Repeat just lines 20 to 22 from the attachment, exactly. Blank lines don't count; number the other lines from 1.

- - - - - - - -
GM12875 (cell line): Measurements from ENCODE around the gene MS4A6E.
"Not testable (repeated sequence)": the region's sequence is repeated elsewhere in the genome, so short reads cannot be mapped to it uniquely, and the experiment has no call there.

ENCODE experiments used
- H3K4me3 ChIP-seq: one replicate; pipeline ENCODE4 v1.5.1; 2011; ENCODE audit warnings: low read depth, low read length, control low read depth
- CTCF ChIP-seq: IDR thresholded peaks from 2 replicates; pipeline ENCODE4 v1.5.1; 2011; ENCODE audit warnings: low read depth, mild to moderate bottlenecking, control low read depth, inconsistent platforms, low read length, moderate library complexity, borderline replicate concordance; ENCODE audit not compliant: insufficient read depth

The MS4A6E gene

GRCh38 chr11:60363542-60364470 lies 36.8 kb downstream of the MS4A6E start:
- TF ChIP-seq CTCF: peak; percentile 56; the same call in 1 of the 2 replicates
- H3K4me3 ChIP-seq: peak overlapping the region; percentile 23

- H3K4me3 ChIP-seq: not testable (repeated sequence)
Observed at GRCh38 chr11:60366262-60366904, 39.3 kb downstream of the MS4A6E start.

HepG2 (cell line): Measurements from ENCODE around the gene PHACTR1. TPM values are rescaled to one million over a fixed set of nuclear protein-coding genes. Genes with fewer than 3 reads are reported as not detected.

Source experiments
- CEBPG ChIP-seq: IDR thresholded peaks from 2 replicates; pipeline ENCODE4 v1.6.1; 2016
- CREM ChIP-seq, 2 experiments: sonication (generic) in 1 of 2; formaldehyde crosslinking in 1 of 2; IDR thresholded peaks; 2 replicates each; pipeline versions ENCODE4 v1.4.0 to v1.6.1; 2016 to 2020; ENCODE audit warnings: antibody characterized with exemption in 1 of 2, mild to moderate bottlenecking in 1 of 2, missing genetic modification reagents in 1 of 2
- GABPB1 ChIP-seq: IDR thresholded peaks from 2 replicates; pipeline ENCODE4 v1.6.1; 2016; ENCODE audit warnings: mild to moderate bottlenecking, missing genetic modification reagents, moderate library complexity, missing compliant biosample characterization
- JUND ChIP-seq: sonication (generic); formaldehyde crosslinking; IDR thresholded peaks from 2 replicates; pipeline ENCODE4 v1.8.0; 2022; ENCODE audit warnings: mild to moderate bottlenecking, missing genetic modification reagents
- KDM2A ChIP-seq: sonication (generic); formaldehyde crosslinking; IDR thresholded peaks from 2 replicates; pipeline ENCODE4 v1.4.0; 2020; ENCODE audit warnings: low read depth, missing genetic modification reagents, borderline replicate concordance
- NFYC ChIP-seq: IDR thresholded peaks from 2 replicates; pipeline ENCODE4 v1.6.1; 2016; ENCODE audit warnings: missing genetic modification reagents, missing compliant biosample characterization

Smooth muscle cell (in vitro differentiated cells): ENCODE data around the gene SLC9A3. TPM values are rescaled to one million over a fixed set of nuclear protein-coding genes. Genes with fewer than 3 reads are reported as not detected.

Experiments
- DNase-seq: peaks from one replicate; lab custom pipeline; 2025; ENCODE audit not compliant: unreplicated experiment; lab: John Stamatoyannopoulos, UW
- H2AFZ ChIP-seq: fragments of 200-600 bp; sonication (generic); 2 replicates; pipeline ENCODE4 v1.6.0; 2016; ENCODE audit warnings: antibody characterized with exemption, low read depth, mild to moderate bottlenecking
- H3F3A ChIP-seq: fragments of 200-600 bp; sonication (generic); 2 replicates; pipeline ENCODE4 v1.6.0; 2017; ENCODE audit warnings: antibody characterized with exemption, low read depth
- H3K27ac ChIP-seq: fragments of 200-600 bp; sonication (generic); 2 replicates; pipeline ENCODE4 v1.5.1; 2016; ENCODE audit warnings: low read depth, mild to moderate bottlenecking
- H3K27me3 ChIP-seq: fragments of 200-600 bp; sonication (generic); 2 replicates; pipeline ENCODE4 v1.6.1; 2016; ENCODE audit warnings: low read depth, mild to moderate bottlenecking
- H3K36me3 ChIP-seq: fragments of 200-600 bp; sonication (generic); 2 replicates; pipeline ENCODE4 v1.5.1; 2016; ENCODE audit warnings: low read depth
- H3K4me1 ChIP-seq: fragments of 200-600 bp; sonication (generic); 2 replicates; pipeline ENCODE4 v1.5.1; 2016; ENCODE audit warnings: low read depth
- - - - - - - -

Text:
Smooth muscle cell (in vitro differentiated cells): ENCODE data around the gene SLC9A3. TPM values are rescaled to one million over a fixed set of nuclear protein-coding genes. Genes with fewer than 3 reads are reported as not detected.

Experiments
- DNase-seq: peaks from one replicate; lab custom pipeline; 2025; ENCODE audit not compliant: unreplicated experiment; lab: John Stamatoyannopoulos, UW